Prime Minister Benjamin Netanyahu on Friday dismissed the corruption probes gathering pace against him this week, calling them “background noise,” hours after police announced that his former chief of staff signed a deal to turn state’s witness.
In a short video posted early Friday evening before the start of Shabbat, Netanyahu said: “I want to tell you, citizens of Israel, I don’t pay attention to the background noises, I continue in my work on behalf of you. Shabbat shalom.”
In the video, the prime minister gave a short summary of the events this past week and started by wishing a speedy recovery to the Israeli man seriously injured in a terror attack this week in Yavneh. He went on to praise efforts to complete construction for a new settlement — the first in 25 years — for evacuees of the illegal outpost of Amona, gave a quick update on the diplomatic front — hailing Cape Verde’s announcement that it will no longer vote against Israel at the UN (“That’s good!” he said) — and commended Israel’s security forces for their efforts to maintain safety and security for Israeli citizens.
Netanyahu then appeared to address the ongoing investigations as an afterthought, beginning that segment with “Oh, right, we can’t [sign off] without [addressing] the parashat hashavua [weekly Torah portion],” in reference to the escalating reports this week on the probes.
The video came hours after police said that Ari Harow, a former chief of staff and aide to Netanyahu, signed a deal on Friday to turn state’s witness as part of the ongoing investigations into alleged corruption by Israel’s premier.
שבת שלום לעם ישראל! pic.twitter.com/ipDhusb4B5
— Benjamin Netanyahu (@netanyahu) August 4, 2017
According to a statement from the Israel Police, Harow is expected to receive six months of community service and a NIS 700,000 fine ($193,000) on breach of trust charges in exchange for his testimony against his former boss.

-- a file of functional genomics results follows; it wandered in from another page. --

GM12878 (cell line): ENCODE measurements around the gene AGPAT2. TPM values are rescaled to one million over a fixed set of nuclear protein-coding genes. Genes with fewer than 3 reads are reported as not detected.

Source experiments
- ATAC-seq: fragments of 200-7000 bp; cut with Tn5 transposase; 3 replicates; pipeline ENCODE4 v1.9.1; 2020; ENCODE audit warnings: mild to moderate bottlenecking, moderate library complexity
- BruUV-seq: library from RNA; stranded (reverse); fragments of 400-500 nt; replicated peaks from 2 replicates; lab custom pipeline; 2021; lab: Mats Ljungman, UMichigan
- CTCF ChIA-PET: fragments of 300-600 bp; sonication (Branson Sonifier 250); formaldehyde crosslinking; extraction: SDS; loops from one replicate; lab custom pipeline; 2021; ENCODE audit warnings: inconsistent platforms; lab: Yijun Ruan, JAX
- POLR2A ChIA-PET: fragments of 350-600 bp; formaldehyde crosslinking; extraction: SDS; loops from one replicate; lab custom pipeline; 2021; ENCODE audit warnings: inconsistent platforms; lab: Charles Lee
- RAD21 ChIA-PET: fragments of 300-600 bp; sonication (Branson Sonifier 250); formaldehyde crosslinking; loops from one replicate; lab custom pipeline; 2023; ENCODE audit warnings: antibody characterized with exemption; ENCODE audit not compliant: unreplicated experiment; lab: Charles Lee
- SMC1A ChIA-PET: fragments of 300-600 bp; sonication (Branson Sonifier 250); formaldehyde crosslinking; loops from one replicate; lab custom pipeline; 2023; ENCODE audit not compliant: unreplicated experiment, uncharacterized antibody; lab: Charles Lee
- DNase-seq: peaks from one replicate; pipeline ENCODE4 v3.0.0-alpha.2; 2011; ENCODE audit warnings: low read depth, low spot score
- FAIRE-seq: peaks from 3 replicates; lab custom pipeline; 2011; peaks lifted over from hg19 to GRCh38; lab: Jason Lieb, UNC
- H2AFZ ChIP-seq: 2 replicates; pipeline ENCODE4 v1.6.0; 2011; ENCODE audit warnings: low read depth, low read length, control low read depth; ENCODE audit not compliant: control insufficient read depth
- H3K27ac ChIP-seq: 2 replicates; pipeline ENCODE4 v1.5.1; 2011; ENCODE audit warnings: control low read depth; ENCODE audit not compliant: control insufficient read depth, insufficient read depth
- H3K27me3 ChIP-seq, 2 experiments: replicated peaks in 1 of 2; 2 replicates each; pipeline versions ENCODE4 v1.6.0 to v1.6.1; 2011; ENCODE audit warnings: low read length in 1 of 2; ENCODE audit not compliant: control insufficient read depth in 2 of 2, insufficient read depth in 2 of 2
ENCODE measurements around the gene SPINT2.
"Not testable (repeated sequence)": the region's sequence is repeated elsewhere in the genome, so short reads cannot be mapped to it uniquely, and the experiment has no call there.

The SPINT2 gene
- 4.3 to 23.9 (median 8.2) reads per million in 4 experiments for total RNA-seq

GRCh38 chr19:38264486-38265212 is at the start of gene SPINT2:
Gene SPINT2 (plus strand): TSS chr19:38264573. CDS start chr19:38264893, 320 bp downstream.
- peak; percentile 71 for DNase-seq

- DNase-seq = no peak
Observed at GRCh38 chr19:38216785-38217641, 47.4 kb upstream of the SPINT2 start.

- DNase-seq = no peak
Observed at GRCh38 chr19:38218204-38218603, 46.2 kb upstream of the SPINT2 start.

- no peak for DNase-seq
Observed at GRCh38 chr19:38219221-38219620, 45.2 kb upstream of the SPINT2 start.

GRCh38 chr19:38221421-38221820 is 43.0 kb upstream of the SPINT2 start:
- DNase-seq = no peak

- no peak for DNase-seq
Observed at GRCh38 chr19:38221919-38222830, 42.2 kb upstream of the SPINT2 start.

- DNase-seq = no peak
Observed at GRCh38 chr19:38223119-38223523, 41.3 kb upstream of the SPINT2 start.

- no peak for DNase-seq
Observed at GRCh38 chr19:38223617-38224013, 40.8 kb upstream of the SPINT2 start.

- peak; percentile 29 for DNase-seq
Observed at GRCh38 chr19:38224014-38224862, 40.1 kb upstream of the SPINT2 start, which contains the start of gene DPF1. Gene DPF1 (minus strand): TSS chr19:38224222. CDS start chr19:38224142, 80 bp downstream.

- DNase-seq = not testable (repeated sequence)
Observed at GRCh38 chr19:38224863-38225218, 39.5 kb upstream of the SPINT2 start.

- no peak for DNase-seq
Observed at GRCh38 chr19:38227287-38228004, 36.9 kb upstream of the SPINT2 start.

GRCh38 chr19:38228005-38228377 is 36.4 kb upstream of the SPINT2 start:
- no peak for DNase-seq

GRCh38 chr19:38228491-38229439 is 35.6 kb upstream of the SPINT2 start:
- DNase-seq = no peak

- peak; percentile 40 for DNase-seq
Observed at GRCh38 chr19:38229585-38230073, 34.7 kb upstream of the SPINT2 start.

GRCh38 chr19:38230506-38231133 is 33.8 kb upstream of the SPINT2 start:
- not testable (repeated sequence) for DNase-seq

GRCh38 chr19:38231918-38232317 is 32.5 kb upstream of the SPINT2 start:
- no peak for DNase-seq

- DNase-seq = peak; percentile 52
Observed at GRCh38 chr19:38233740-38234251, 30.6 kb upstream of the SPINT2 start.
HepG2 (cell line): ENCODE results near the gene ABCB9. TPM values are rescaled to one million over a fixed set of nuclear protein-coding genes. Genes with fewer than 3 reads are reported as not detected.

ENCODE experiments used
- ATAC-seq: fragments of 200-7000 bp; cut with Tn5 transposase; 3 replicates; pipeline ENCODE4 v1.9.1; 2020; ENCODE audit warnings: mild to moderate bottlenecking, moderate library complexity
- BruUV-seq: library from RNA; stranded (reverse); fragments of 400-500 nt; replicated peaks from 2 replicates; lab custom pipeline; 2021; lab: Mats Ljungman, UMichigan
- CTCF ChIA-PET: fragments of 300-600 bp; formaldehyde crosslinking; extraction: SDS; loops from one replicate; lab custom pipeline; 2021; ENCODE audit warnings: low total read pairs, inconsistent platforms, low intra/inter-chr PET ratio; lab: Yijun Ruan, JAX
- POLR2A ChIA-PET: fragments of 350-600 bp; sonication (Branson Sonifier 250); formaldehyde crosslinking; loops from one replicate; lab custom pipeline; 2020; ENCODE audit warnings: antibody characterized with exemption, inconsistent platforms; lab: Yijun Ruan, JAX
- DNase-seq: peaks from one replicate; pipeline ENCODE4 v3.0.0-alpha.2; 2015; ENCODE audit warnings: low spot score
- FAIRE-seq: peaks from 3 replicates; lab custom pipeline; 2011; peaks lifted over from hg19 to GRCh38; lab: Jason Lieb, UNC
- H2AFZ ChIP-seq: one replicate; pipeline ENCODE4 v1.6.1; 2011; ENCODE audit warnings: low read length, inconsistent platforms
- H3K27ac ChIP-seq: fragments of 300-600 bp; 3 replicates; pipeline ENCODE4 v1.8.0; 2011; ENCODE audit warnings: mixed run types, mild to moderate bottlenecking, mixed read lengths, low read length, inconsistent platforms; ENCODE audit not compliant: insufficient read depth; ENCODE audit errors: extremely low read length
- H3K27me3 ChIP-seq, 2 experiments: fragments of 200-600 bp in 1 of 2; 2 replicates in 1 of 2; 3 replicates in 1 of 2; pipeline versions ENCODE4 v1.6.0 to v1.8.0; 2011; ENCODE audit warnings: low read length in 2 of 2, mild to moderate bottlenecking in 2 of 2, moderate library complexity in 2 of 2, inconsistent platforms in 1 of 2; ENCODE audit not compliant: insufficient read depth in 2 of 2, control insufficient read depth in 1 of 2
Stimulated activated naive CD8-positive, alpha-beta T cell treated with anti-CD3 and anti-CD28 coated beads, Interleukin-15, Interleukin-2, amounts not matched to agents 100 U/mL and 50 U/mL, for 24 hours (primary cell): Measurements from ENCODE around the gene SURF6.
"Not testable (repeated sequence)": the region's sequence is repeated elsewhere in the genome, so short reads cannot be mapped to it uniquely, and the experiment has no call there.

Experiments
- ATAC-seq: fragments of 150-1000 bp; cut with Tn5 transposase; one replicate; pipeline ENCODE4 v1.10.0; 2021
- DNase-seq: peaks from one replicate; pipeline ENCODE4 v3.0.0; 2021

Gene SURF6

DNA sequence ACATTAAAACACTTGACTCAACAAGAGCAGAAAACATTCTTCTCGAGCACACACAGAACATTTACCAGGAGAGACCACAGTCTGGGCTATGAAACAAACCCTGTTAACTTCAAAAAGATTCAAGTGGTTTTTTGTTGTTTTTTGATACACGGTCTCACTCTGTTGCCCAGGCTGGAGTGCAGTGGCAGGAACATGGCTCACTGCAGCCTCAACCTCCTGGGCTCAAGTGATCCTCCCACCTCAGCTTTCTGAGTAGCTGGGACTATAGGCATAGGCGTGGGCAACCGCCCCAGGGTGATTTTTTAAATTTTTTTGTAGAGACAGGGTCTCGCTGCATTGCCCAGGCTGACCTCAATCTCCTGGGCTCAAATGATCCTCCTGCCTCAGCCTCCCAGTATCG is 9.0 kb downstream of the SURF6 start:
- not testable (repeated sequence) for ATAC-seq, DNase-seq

News of the deal, seen by observers as a turning point in the police investigations, follows a gag order imposed Thursday on details pertaining to the case.
It came a day after Israel Police explicitly said for the first time that a number of corruption investigations involving Netanyahu deal with “bribery, fraud and breach of trust.” The police stopped short of saying that the Israeli leader was directly suspected of these crimes.
Harow has been under investigation since mid-2015 on suspicion of using his ties to Netanyahu to advance his private business interests. Police have recommended he be indicted for bribery and breach of trust in the case, but the attorney general has yet to file formal charges.
The investigations into Harow sparked at least one corruption investigation of Netanyahu himself, after investigators uncovered recordings on Harow’s computer of meetings between Netanyahu and Yedioth Ahronoth publisher Arnon Mozes in late 2014 and early 2015. In the recordings, the two seemed to discuss an illicit quid pro quo deal that would have seen the prime minister hobble a rival daily, the Sheldon Adelson-backed Israel Hayom, through Knesset legislation in return for more favorable coverage from Yedioth.
That investigation, dubbed Case 2000 by police, is ongoing, as is a separate corruption investigation — Case 1000 — into allegations the prime minister received illicit gifts from billionaire benefactors.
Harow is reportedly willing to provide information in both probes, having served as chief of staff during the time of the alleged deal with Mozes and while Netanyahu is said to have received gifts worth thousands of shekels.
Netanyahu has consistently denied wrongdoing.
Harow first worked for Netanyahu as foreign affairs adviser during his stint as leader of the opposition. He then spearheaded the 2009 election campaign that catapulted Netanyahu back into office. Following the election, he served as the prime minister’s bureau chief until 2010, managing Netanyahu’s schedule and advising him on a range of issues.
Harow took a break from politics in 2010, when he founded 3H Global. He later returned as chief of staff of the Prime Minister’s Office in 2014, serving there for a year before leaving to run the 2015 election campaign for Netanyahu’s Likud party.
Times of Israel staff contributed to this report.